We found 5 female pelvic medicine specialists who accept Medicare near Raleigh, NC.
Dr. Amie Kawasaki's specialty is urogynecology. She takes Blue Cross/Blue Shield, Coventry, Optima Health, and more. Her education and training includes medical school at the University of Miami, Miller School of Medicine and residency at a hospital affiliated with Emory University. Dr. Kawasaki has received professional recognition including the following: Chief Administrative Resident, Emory University. Dr. Kawasaki speaks Spanish. She is affiliated with Duke Raleigh Hospital and Duke University Hospital.
Dr. Nazema Siddiqui, who practices in Durham, NC and Raleigh, NC, is a medical specialist in urogynecology. After completing medical school at the University of Michigan Medical School, Dr. Siddiqui performed her residency at MetroHealth Medical Center and Cleveland Clinic. She is in-network for Blue Cross/Blue Shield, Coventry, and Humana ChoiceCare Network, in addition to other insurance carriers. Her hospital/clinic affiliations include Duke Raleigh Hospital and Duke University Hospital.
Dr. Anthony Visco is an urogynecology specialist. He is a graduate of SUNY Upstate Medical University and a graduate of Strong Memorial Hospital's residency program. Patients rated him highly, giving him an average of 4.5 stars out of 5. Dr. Visco is an in-network provider for Blue Cross/Blue Shield, Coventry, Humana ChoiceCare Network, and more. He is affiliated with Duke Raleigh Hospital and Duke University Hospital.
Dr. Alison Weidner specializes in urogynecology. She takes Blue Cross/Blue Shield, Coventry, Humana ChoiceCare Network, and more. She attended medical school at Duke University School of Medicine. Dr. Weidner trained at Brigham and Women's Hospital for residency. Dr. Weidner's professional affiliations include Duke Raleigh Hospital and Duke University Hospital.
Dr. Cindy Amundsen practices obstetrics and urogynecology. She has received a 3.5 out of 5 star rating by her patients. Dr. Amundsen accepts Blue Cross/Blue Shield, Coventry, Humana ChoiceCare Network, and more. She attended the University of Tennessee Health Science Center College of Medicine and then went on to complete her residency at a hospital affiliated with the University of Texas Health Science Center at Houston. She is affiliated with Duke Raleigh Hospital and Duke University Hospital.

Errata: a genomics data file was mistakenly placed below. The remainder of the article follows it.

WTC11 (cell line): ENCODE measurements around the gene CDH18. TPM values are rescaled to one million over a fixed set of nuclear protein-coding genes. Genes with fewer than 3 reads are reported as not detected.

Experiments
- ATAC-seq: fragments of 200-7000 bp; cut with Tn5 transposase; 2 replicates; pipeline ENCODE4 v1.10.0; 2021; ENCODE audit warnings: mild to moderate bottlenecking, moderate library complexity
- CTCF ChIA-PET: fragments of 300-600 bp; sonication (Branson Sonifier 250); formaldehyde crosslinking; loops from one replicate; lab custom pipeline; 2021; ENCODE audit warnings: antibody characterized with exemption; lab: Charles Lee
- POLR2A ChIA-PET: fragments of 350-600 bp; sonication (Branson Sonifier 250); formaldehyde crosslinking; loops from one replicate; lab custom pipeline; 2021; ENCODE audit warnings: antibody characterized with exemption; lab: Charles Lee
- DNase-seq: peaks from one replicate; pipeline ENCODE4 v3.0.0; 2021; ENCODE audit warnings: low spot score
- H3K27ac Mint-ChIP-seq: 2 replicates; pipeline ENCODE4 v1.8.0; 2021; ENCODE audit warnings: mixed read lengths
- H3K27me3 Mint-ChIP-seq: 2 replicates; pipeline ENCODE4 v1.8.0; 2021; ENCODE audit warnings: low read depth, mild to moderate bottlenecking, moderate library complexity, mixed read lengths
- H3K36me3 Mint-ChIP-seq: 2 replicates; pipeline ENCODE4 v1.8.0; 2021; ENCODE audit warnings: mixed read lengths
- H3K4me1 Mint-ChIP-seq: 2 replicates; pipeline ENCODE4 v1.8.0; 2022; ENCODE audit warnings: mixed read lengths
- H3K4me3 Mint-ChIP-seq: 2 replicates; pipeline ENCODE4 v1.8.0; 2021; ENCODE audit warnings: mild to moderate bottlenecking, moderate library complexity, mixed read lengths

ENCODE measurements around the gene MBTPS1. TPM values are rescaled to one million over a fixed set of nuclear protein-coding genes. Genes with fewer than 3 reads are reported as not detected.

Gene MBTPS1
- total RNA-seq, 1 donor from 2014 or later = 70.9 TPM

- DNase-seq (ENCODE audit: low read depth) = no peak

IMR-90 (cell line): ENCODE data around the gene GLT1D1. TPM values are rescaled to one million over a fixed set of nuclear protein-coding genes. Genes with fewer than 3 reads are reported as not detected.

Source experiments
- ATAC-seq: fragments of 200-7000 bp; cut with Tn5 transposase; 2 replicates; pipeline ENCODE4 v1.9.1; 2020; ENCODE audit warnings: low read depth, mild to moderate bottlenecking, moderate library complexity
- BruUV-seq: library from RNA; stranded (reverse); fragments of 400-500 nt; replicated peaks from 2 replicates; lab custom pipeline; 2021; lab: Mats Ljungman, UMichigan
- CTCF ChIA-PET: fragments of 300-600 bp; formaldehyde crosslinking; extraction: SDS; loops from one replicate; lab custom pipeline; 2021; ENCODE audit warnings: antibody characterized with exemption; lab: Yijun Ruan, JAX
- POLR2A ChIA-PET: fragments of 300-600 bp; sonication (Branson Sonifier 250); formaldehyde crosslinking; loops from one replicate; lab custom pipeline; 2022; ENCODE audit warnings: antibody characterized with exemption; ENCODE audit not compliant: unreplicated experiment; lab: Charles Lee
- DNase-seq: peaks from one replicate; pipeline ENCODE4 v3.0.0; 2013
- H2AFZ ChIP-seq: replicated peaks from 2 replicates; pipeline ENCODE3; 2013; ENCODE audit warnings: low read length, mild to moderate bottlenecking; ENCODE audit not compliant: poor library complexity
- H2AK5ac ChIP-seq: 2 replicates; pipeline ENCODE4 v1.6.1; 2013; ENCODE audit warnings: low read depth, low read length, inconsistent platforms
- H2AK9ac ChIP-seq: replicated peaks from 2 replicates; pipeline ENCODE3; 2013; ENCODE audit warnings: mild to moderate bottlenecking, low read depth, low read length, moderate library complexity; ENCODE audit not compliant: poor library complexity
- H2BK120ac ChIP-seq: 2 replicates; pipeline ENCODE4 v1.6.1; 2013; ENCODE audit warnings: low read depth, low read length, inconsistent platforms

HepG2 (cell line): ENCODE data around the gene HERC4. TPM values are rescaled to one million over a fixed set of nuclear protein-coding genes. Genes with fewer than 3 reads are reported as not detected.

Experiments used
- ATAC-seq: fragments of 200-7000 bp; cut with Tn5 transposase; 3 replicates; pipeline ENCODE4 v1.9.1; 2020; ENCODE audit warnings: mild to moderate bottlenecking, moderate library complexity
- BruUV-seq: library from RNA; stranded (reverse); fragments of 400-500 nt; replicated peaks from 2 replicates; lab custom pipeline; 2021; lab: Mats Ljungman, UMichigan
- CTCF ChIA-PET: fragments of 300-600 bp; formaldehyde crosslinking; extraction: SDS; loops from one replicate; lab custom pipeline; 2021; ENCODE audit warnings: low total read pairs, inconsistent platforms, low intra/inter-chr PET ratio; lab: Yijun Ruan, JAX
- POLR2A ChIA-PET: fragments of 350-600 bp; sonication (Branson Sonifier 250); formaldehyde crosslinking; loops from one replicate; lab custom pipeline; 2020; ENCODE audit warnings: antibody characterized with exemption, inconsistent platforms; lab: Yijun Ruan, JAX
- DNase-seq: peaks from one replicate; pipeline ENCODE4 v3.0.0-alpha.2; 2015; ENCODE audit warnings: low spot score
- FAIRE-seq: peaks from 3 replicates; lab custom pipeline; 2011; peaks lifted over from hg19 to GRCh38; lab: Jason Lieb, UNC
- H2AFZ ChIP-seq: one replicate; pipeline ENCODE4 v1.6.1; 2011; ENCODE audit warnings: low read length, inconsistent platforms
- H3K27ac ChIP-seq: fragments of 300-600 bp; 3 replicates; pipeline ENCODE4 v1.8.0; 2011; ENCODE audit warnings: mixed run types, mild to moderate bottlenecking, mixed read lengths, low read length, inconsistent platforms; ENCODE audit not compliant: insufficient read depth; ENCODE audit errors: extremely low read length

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Female pelvic medicine and reconstructive surgery is a medical specialty that focuses specifically on the treatment of pelvic floor disorders in women. A pelvic floor disorder is any pain or dysfunction that occurs in the area surrounded by the pelvis: the uterus, cervix, vagina, bladder, or rectum. There are many kinds of pelvic floor disorders, but by far the two most commonly treated by female pelvic medicine specialists are incontinence and prolapse.
Urinary incontinence is the unexpected release of small amounts of urine. It can be embarrassing, but it is extremely common. Because of the way women’s bodies are shaped, incontinence is much more common in women than in men. It can happen at any age, but is much more common in older women as age and pregnancy relax the muscles that support the bladder. There are two types of incontinence. Stress incontinence happens when sudden movements, such as coughing or laughing, cause slight leakage of urine. It is more likely to be caused by a problem with the muscles around the bladder. Urge incontinence is when a woman has a very sudden need to empty her bladder for no reason, sometimes because of hearing or touching water, and she cannot always make it to the bathroom in time. It is more likely to be caused by a problem with the nerves that signal the bladder to empty.
Prolapse of an organ is a condition that sounds and feels very frightening to most women, but it is also incredibly common and can usually be repaired without problems. One-third of all women will experience a prolapse at some point in their lives. Like incontinence, prolapse is also more common with age because the supporting muscles of the pelvic floor become weaker. A prolapsed organ occurs when the internal organ slips out of its supporting muscle sling and droops or falls into the vagina or rectum. The most common prolapse is when the bladder falls partially into the vagina, but the uterus, urethra, bowels, and even the vagina and rectum themselves can prolapse. Symptoms vary, depending on which organ has shifted, but may include:
- a heavy feeling or abdominal pressure
- feeling something in the vagina
- urinary problems
- painful intercourse
Treatment varies, depending on the type and severity of the prolapse, and may include strengthening exercises, pushing the organ back into place, or surgery.